‘No one is stupid enough to choose war over peace. In peace sons bury their fathers; in war, fathers bury their sons,’ said Croesus to his conqueror, Cyrus of Persia, according to Herodotus. But actually man’s stupidity has lasted thousands of years, and one rather doubts whether the fanatical Taliban will buck that doleful trend.
Romans were proud of their pax Romana, but it had been won in blood, over centuries, as they were well aware. ‘Who wishes for peace, let him prepare for war,’ said Vegetius. ‘Peace was secured by victories,’ boasted Augustus; Virgil talked of Rome ‘imposing the practice of peace’. Tacitus made the Caledonian leader Calgacus remark that Romans ‘make a desert and call it peace’. So far, so Taliban. But the crucial point here is that Rome’s years of earlier military experience in conquering Italy were matched by their experience of turning enemies into allies. For only in that way could the peace hold.
They did this by offering a wide range of economic, social and political advantages, and made only two demands: that locals paid their taxes to Rome and acquiesced in Rome’s military operations. Apart from that, carry on as normal.
In other words, as far as possible, Rome had no intention of doing anything that would upset the hard-won pax Romana — which included eradicating banditry — once it was in place. So Pliny the Elder could confidently ask: ‘Who would not agree that, since globalization has been established throughout the world by the greatness of the Roman empire, life has been improved by economic activity and partnership in festive peace?’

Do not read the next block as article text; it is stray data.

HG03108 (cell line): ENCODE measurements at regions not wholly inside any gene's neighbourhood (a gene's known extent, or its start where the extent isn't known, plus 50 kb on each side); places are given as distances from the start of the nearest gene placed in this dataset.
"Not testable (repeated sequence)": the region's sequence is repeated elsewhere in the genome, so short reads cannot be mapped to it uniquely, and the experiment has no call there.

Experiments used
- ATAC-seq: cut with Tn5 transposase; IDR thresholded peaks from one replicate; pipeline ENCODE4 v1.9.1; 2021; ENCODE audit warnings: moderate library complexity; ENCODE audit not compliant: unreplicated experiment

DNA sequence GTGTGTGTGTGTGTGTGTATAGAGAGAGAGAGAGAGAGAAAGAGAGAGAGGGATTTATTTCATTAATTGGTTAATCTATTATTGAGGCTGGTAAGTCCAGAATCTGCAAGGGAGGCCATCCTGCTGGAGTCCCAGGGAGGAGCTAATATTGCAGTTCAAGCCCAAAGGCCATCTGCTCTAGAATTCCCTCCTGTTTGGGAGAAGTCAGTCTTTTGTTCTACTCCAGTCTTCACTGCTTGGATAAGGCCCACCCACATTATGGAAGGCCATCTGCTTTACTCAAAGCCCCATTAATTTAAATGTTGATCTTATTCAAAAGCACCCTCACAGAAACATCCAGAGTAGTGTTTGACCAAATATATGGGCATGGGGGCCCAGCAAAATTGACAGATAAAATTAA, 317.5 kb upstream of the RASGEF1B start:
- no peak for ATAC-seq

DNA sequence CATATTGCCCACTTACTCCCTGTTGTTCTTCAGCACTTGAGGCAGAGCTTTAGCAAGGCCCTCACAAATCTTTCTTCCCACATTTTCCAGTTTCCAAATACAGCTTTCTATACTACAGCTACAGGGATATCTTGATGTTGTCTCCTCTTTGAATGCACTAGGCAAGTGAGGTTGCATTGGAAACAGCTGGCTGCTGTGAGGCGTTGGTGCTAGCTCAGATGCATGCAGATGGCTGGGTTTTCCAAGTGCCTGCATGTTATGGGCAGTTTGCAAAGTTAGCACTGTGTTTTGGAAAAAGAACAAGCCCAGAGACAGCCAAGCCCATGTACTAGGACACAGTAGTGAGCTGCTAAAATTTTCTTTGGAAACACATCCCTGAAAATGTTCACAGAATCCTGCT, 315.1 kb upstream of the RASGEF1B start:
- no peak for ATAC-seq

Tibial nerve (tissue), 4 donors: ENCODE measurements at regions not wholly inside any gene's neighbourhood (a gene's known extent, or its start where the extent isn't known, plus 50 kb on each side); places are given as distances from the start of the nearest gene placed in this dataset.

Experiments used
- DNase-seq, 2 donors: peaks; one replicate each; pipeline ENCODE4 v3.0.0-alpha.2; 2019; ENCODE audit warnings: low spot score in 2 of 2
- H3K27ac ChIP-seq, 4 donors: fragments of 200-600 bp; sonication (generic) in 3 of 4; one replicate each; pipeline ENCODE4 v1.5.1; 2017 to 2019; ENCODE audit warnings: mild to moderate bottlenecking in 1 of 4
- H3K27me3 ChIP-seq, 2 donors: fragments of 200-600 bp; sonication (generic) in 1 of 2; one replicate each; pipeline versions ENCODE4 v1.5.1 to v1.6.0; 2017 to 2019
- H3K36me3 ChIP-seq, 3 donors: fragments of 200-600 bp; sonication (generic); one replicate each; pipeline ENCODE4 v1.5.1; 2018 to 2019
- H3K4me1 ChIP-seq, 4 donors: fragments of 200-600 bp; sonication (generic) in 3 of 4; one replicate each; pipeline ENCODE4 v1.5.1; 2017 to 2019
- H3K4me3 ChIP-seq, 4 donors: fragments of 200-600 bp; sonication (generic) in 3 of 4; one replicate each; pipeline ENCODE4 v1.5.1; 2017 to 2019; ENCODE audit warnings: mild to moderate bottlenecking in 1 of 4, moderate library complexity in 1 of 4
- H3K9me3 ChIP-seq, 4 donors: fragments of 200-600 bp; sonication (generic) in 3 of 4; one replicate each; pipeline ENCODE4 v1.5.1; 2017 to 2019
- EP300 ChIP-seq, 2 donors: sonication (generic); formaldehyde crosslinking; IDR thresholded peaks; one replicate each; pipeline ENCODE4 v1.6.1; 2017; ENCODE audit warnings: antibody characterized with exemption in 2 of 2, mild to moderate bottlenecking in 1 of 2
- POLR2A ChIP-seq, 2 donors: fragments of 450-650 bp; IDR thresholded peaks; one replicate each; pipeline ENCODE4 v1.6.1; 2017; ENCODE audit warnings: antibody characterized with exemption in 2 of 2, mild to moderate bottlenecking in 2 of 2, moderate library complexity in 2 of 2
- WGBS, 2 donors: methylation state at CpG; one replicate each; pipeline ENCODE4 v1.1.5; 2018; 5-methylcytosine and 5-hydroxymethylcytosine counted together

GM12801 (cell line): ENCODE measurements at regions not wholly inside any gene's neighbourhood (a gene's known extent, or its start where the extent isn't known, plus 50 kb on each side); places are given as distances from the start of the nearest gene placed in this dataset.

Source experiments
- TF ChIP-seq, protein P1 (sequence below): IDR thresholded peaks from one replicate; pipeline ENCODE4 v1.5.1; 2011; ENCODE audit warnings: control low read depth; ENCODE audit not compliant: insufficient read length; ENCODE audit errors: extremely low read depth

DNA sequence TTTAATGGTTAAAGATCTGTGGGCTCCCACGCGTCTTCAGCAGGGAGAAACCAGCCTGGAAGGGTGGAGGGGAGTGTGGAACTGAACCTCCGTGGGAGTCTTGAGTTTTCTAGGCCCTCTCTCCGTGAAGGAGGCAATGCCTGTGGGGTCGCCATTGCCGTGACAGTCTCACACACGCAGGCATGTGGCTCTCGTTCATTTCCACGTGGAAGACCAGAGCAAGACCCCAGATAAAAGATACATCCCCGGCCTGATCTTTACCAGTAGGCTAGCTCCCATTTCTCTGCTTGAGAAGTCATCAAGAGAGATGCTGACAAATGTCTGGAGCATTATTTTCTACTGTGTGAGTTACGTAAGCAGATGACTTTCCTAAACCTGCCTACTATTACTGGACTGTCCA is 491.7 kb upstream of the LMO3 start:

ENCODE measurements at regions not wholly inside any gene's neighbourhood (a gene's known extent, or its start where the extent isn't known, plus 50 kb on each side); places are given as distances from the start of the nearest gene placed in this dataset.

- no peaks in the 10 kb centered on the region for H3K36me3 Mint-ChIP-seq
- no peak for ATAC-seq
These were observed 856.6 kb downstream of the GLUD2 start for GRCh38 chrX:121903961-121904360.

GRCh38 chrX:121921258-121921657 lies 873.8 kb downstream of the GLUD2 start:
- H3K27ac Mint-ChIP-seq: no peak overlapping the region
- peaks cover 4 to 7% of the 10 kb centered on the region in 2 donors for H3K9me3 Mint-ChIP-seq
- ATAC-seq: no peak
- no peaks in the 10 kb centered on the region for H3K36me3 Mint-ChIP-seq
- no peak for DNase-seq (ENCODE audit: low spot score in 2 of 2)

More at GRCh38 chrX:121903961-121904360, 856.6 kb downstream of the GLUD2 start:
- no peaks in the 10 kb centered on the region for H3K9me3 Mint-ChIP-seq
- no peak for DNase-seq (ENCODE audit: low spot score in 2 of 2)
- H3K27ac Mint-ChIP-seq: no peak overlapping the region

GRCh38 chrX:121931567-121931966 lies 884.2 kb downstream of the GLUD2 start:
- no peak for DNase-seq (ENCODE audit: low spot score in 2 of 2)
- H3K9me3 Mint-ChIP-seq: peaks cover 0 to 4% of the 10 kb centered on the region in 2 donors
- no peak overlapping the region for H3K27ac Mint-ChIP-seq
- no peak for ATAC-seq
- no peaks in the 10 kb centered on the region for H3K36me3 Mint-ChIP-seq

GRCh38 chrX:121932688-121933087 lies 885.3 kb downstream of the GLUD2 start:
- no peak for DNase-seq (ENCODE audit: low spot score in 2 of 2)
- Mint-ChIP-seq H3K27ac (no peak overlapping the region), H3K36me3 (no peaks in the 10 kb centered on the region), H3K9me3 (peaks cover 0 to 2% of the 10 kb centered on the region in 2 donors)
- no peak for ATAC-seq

That peace was experienced by millions for long periods over the approximately 700 years of an empire stretching from Britain to Syria and the Rhine-Danube to North Africa. Lowland Britain for example, invaded by Claudius in AD 43 and finally abandoned in AD 410, experienced one popular but bloody rebellion (Boudicca, AD 60-61) but otherwise there was peace, unaffected by two failed political takeovers.
What greater blessing can there be than peace? What worse prospect for it than fanaticism?
This article was originally published in The Spectator’s October 2021 World edition.